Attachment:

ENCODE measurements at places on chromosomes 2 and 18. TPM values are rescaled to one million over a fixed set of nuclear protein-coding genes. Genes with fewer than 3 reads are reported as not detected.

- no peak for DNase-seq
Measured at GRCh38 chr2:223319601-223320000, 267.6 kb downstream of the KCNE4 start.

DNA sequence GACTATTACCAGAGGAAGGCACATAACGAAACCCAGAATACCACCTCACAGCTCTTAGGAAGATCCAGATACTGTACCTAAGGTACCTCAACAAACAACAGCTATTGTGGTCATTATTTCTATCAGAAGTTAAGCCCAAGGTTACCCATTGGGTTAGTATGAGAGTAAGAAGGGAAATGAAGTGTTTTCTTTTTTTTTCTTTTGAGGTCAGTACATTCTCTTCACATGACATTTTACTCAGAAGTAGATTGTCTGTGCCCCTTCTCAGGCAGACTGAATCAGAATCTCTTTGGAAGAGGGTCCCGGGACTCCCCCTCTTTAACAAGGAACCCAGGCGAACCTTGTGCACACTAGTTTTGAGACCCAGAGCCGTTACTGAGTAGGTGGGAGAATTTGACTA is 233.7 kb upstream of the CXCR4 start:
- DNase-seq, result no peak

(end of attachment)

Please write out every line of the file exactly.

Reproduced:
ENCODE measurements at places on chromosomes 2 and 18. TPM values are rescaled to one million over a fixed set of nuclear protein-coding genes. Genes with fewer than 3 reads are reported as not detected.

- no peak for DNase-seq
Measured at GRCh38 chr2:223319601-223320000, 267.6 kb downstream of the KCNE4 start.

DNA sequence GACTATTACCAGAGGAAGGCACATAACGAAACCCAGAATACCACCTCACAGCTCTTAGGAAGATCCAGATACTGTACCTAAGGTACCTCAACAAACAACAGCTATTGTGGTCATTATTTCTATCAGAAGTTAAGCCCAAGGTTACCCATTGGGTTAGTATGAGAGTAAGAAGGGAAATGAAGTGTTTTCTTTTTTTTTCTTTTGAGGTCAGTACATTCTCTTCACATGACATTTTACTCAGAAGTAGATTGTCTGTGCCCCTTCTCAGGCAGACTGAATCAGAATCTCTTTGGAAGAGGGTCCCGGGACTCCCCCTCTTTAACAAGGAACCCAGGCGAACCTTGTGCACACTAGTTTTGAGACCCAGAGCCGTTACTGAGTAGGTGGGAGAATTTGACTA is 233.7 kb upstream of the CXCR4 start:
- DNase-seq, result no peak